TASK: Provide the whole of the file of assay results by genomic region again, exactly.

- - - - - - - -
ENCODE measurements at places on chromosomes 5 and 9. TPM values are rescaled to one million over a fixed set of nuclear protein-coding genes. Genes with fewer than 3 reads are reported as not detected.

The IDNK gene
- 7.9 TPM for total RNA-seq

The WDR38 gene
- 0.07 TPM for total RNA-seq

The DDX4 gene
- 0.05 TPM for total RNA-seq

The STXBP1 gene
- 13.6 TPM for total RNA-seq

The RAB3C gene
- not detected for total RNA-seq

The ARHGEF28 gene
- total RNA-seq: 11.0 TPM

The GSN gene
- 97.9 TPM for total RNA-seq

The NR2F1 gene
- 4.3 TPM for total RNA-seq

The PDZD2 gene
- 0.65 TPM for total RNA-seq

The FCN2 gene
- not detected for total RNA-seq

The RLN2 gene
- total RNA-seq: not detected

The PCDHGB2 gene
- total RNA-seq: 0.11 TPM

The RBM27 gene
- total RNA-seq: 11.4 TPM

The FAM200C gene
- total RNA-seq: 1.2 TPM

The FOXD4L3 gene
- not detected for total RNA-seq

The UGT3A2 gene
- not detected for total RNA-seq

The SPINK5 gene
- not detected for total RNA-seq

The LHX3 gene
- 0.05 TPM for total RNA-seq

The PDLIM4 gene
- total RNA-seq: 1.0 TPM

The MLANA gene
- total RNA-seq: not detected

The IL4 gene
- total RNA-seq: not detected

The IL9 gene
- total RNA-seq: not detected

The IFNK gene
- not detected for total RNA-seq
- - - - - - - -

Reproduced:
ENCODE measurements at places on chromosomes 5 and 9. TPM values are rescaled to one million over a fixed set of nuclear protein-coding genes. Genes with fewer than 3 reads are reported as not detected.

The IDNK gene
- 7.9 TPM for total RNA-seq

The WDR38 gene
- 0.07 TPM for total RNA-seq

The DDX4 gene
- 0.05 TPM for total RNA-seq

The STXBP1 gene
- 13.6 TPM for total RNA-seq

The RAB3C gene
- not detected for total RNA-seq

The ARHGEF28 gene
- total RNA-seq: 11.0 TPM

The GSN gene
- 97.9 TPM for total RNA-seq

The NR2F1 gene
- 4.3 TPM for total RNA-seq

The PDZD2 gene
- 0.65 TPM for total RNA-seq

The FCN2 gene
- not detected for total RNA-seq

The RLN2 gene
- total RNA-seq: not detected

The PCDHGB2 gene
- total RNA-seq: 0.11 TPM

The RBM27 gene
- total RNA-seq: 11.4 TPM

The FAM200C gene
- total RNA-seq: 1.2 TPM

The FOXD4L3 gene
- not detected for total RNA-seq

The UGT3A2 gene
- not detected for total RNA-seq

The SPINK5 gene
- not detected for total RNA-seq

The LHX3 gene
- 0.05 TPM for total RNA-seq

The PDLIM4 gene
- total RNA-seq: 1.0 TPM

The MLANA gene
- total RNA-seq: not detected

The IL4 gene
- total RNA-seq: not detected

The IL9 gene
- total RNA-seq: not detected

The IFNK gene
- not detected for total RNA-seq